It was also Nietzsche who seems to have been the first to notice how strongly reminiscent of Kleist some elements in Wagner were—above all, the hermaphroditic figure of the hysterical-heroic woman. In Kleist’s Penthesilea, wrote Alfred Polgar in 1926, ‘death and love draw their magic potion from the same source, which acquires dramatic shape here long before Tristan’. Of all Kleist’s work, Penthesilea has drawn the most frequent comparisons with Tristan. The parallel, indeed, virtually imposes itself, between the play’s gasping breath, oscillations of desire for love and death, maenad rage of a queen, and what Wagner said of Tristan: that his aim had been for once to abandon himself completely, to portray the consuming love ‘which devours the man’.
In reality, of course, it was the other way round—Wagner was the one who was stimulated by Penthesilea. The fate of Achilles—hunted down, torn to the ground and pulled to pieces by Penthesilea’s pack of hounds—has clearly coloured Sieglinde’s fears for her brother: ‘Clansmen and dogs clamour after him; hot on the trail howls the pack’—‘Hounds bare their fangs for flesh’—‘Jaws clamp your feet, you fall’. The company of Amazons, too—offspring of gods, wild armoured horsewomen flying ‘like the storm wind’—are unmistakably an advance party of Wagner’s Valkyries. In Brünnhilde’s outburst against Siegfried in the Götterdämmerung—‘Teach me such vengeance as never raged!’—rings the delirious love-hatred of Penthesilea that finally engulfs Achilles.
Cannibalism apart, Penthesilea has her tender moments. These, again, link her to Wagner’s Isolde. Both have a better sister, a devoted helpmeet: Isolde has Brangäne, Penthesilea her friend Prothoe, whose first word to her is ‘beloved’—in both dramas, a suspect intimacy quivers between Amazon and maid. Both Prothoe and Brangäne attempt, with varying success, to restrain the fury of their mistresses. In their arms, Isolde and Penthesilea come to themselves one last time, before they go mad. In the closing tableaux, both pairs of women are at last united: Prothoe ‘seizes hold’ of Penthesilea as she ‘falls on her knees before the corpse’—‘Isolde sinks . . . in Brangäne’s arms, gently onto Tristan’s corpse’.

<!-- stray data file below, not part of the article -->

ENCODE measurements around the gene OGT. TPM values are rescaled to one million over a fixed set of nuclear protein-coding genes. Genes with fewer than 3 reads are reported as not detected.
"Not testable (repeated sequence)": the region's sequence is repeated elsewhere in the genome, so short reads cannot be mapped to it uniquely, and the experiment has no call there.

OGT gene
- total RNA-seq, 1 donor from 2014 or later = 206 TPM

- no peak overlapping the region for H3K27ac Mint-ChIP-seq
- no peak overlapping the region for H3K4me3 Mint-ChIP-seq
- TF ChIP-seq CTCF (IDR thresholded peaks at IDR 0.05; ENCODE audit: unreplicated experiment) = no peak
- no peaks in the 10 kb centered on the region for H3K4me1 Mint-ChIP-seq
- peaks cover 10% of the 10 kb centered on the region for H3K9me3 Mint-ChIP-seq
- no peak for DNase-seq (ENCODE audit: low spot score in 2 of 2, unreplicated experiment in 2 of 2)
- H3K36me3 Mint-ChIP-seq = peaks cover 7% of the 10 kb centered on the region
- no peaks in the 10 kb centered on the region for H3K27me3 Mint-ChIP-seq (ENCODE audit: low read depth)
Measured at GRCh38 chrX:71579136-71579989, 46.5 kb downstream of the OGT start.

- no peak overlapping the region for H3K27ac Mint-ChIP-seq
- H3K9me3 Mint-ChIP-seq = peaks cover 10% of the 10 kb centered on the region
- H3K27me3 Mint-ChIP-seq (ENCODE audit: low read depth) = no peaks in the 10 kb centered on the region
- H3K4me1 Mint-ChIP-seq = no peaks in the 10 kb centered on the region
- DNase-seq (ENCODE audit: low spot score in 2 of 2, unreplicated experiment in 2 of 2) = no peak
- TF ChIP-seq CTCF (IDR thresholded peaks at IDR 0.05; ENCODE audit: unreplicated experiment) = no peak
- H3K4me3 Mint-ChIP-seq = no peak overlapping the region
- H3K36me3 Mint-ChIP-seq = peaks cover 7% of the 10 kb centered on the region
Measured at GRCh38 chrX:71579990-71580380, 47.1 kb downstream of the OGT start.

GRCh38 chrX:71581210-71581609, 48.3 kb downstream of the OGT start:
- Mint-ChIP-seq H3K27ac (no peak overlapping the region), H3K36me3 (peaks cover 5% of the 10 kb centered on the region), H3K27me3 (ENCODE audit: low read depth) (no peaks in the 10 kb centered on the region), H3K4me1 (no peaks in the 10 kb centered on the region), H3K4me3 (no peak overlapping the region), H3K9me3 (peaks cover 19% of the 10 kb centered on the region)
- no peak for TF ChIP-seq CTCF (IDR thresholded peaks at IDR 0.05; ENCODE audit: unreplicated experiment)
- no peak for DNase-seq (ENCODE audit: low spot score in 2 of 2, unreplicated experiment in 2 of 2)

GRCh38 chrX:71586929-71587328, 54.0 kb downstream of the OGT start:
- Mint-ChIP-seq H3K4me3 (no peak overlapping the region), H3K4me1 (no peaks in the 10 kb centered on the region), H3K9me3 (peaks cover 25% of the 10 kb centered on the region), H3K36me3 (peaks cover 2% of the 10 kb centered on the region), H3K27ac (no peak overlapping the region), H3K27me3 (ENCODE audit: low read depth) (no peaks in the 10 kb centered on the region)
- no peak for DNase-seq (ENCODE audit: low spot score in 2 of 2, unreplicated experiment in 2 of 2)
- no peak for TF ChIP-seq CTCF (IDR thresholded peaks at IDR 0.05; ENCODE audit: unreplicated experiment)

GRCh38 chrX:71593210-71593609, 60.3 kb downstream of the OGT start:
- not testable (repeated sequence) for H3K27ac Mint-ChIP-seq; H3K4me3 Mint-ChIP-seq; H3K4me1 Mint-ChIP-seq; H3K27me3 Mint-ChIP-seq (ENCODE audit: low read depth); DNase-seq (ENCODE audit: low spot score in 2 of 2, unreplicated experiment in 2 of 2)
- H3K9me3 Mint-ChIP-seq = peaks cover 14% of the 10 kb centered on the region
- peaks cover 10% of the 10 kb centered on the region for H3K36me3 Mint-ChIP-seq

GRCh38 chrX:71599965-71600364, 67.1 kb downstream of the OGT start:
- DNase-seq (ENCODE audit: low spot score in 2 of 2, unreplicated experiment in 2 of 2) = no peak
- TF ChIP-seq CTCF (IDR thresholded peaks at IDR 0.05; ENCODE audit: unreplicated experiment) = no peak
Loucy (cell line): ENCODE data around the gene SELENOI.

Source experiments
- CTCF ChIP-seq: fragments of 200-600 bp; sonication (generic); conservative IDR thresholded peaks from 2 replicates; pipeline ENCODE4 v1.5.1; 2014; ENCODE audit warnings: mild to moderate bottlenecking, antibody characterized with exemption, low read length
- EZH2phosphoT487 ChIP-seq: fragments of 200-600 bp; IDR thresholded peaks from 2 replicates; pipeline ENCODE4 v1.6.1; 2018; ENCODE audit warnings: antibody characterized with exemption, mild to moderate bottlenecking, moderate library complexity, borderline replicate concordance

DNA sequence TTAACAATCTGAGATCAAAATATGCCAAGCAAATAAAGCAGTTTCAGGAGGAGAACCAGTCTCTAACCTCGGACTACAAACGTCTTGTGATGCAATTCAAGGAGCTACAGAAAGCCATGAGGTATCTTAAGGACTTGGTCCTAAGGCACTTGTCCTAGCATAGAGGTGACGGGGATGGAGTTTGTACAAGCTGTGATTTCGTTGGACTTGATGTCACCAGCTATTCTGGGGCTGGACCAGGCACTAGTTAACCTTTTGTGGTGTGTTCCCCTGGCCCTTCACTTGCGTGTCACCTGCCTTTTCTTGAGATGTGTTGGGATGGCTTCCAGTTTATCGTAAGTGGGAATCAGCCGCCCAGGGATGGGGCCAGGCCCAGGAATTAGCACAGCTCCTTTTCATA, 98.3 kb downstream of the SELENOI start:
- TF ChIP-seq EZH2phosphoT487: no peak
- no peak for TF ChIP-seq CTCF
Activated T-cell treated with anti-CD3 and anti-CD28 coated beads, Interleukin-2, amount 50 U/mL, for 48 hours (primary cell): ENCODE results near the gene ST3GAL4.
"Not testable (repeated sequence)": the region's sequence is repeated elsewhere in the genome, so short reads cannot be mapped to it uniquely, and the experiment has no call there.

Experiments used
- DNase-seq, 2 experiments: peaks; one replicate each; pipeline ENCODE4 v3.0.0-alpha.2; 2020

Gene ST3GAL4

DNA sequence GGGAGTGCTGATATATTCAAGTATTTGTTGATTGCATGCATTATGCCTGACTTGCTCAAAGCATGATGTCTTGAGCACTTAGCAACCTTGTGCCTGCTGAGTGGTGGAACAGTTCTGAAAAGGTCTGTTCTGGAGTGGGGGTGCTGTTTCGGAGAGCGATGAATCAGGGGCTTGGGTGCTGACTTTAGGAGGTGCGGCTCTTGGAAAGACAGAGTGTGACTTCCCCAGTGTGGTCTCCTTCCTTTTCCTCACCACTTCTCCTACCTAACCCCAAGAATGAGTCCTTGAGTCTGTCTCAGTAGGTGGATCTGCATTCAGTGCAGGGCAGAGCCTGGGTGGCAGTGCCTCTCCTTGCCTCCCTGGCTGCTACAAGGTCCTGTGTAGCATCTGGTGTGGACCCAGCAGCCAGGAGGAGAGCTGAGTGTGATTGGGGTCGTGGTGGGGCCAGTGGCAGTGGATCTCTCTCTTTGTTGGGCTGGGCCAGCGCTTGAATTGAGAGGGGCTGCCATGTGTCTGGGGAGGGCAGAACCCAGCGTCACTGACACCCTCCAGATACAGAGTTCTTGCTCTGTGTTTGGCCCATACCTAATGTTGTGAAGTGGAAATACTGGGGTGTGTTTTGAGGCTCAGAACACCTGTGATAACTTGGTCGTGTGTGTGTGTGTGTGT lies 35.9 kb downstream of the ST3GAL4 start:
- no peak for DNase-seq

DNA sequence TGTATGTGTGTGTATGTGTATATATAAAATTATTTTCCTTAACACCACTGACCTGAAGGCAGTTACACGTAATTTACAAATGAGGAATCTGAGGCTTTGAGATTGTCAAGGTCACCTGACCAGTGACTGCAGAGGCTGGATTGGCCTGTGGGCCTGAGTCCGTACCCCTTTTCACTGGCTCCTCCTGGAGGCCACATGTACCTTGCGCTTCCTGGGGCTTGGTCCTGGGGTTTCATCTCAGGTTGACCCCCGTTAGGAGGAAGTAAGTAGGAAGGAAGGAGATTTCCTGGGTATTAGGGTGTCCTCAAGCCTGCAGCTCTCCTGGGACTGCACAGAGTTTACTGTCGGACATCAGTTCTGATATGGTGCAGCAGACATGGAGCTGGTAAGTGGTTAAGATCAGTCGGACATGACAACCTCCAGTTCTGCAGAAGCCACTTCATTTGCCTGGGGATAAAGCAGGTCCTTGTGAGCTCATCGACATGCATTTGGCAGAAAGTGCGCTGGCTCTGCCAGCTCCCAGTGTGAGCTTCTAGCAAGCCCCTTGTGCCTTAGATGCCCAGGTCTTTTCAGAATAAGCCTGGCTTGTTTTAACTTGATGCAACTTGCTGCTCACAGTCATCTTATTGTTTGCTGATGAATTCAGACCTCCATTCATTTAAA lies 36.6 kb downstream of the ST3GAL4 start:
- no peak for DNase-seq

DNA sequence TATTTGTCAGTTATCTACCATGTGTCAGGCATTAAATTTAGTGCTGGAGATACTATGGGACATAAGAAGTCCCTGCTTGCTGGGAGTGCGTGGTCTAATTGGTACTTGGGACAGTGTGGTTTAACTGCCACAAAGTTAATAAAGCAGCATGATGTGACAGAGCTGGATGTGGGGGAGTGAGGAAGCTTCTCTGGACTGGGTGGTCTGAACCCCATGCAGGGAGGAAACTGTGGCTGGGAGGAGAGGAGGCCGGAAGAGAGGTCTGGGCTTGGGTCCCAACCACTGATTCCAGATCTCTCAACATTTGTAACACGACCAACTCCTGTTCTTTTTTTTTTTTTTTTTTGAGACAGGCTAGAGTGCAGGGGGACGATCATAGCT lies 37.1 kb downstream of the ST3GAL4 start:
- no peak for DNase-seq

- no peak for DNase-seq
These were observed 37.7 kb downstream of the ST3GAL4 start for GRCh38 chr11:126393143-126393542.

The love-hatred that only dies away with this finale implies that, here as there, death and love draw from the same spring. Love cannot flourish, because something of its opposite is mingled with it. Achilles and Penthesilea want to destroy each other as urgently as they want to couple. Something prevents them from loving each other as equals. In The Betrothal in Santo Domingo, Kleist represents the conflict as race war; in his youthful Schroffenstein as a family feud on Shakespearean lines. A Schroffenstein may love anyone, save only the enemy from the fraternal branch. That Wagner, too, wanted to make the adulterous love of Tristan and Isolde yet more impossible than in the original can be seen from his heightening of one of Gottfried’s motifs. In Wagner’s Morold, whom Tristan kills, is no longer merely Isolde’s uncle, but her future husband. His murderer, then, should not become her lover, twice or three times over, after her solemn vows of revenge. One draught is enough for them to fall into each other’s arms, if with what convulsions, and in that bell-jar atmosphere, striking sparks and thick enough to cut and stab oneself in: while over all hangs that trinity of concupiscence, religion and cruelty found everywhere in Kleist, and whose reflection in Wagner would fill Baudelaire with enthusiasm.
It would not have escaped Wagner that Kleist also dealt with love at odds with the world in the variant Thomas Mann took for his story, The Blood of the Walsungs: that love of one’s own flesh and blood, the eroticism of incest. In Kleist’s Marquise of O . . . we are shown only one love scene: long, ‘hot, thirsty’ kisses are exchanged—between daughter and father. In his Foundling, the devil’s son falls upon his mother. Wagner had already broached the theme in Rienzi. In The Valkyries, sister becomes her brother’s bride—to the outrage of Arthur Schopenhauer who, at the stage-direction, ‘The curtain falls quickly’ at the end of the first Act of The Valkyries, scribbled in the margin of the copy of The Ring Wagner had sent him as a mark of esteem, an indignant: ‘High time!’; at another point, ‘A slap in the face of morality!’; and, at Siegmund and Sieglinde’s duet: ‘This is infamy’.